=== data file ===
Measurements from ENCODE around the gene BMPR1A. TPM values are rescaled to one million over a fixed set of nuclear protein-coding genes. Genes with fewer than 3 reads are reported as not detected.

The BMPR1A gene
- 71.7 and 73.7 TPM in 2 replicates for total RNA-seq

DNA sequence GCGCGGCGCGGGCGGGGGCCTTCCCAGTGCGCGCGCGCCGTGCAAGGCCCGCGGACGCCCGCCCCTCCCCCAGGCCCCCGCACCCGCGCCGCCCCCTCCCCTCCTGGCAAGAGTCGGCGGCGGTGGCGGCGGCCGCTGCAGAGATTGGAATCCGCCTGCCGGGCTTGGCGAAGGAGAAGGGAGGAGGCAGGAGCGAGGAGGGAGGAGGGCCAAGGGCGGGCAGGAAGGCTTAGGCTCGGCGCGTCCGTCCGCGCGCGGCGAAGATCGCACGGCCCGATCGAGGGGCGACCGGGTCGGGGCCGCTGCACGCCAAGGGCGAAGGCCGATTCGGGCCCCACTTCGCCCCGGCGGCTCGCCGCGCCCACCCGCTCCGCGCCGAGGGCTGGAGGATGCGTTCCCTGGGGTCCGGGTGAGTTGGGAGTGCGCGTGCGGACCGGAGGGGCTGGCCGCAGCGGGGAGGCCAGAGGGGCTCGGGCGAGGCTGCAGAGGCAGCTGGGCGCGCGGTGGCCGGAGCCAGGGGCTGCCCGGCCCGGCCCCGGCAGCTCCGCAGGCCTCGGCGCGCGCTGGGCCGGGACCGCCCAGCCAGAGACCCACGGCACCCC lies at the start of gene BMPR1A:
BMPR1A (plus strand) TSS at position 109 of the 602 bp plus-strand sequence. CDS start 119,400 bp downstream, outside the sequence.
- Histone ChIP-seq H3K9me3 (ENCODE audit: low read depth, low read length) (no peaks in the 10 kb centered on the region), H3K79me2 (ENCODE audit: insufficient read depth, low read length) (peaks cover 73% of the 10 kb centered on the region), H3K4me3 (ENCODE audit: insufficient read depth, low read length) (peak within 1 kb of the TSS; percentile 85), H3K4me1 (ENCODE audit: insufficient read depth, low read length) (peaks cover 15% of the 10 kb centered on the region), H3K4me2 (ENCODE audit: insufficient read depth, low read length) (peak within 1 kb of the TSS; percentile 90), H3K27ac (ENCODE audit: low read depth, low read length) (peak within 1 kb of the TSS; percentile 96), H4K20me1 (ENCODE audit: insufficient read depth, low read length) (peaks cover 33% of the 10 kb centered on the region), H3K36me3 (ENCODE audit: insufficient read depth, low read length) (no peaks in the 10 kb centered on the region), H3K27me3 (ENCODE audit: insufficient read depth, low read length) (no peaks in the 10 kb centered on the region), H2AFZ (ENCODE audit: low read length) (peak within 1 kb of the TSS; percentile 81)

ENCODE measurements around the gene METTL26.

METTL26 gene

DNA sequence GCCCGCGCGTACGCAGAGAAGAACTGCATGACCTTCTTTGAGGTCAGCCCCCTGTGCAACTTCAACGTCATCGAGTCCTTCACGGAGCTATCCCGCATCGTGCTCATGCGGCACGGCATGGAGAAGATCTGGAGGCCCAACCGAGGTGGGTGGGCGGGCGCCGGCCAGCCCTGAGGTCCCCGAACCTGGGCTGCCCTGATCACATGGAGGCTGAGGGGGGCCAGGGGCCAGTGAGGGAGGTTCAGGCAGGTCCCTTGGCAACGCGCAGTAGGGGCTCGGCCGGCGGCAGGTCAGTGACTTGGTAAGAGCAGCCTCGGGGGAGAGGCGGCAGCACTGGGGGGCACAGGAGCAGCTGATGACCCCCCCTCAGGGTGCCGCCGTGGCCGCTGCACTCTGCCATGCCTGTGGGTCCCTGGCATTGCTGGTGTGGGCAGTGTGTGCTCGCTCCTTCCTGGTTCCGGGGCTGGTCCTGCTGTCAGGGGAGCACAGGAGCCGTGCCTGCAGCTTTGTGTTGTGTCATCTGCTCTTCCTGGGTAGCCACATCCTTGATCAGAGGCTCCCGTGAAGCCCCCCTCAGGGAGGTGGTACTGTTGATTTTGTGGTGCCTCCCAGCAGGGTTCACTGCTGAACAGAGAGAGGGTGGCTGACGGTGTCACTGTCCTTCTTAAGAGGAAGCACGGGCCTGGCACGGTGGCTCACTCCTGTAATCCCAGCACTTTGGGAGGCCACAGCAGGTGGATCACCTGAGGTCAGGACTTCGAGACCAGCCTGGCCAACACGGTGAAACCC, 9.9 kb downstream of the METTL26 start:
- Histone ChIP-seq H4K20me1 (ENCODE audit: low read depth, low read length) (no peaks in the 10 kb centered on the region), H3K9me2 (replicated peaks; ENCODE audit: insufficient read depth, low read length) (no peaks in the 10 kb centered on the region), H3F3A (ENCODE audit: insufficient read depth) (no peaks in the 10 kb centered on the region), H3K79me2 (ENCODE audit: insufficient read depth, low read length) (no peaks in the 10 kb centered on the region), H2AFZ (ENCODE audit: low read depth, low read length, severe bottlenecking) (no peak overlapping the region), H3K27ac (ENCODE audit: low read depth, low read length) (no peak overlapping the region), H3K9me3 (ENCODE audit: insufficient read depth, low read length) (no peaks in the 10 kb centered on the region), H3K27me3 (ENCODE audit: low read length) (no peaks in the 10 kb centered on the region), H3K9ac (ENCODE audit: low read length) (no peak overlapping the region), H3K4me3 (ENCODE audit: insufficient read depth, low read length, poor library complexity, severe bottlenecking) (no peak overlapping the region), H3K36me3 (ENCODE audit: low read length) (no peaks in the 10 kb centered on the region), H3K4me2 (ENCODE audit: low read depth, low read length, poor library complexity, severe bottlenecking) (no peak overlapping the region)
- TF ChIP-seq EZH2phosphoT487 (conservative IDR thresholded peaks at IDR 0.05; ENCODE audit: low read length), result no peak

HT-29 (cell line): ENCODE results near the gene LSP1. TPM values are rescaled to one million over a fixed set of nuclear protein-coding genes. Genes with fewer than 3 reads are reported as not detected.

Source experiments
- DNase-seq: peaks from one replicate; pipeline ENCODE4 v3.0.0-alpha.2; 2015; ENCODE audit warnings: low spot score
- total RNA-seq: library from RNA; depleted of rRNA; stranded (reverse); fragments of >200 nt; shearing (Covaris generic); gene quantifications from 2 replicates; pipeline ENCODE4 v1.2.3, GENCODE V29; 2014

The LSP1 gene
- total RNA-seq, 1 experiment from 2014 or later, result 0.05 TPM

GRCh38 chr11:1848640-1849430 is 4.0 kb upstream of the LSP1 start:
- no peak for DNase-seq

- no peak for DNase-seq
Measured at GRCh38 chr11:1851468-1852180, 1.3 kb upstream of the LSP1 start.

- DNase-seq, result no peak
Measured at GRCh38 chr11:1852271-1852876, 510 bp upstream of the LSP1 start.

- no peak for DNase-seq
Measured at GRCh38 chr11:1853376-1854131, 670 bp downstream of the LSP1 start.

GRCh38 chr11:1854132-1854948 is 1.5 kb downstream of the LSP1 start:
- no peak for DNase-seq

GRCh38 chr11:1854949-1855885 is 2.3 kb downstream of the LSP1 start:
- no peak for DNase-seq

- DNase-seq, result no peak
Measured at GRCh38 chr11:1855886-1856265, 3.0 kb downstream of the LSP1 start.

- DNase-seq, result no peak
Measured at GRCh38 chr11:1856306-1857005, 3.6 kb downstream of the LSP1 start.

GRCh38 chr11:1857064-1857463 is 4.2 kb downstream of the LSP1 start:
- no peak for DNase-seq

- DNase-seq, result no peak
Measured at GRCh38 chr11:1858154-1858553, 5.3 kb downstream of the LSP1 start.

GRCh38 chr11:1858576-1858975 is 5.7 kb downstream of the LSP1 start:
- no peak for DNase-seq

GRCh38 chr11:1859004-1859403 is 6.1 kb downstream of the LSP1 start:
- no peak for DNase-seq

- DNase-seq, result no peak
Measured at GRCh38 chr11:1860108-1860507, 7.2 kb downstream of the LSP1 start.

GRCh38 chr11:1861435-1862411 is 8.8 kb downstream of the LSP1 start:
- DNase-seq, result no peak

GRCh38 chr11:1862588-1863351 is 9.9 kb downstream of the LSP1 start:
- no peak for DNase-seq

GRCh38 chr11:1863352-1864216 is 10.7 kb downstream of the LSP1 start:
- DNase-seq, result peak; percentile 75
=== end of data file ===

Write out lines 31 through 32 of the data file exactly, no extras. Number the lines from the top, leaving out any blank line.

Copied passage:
Measured at GRCh38 chr11:1855886-1856265, 3.0 kb downstream of the LSP1 start.

- DNase-seq, result no peak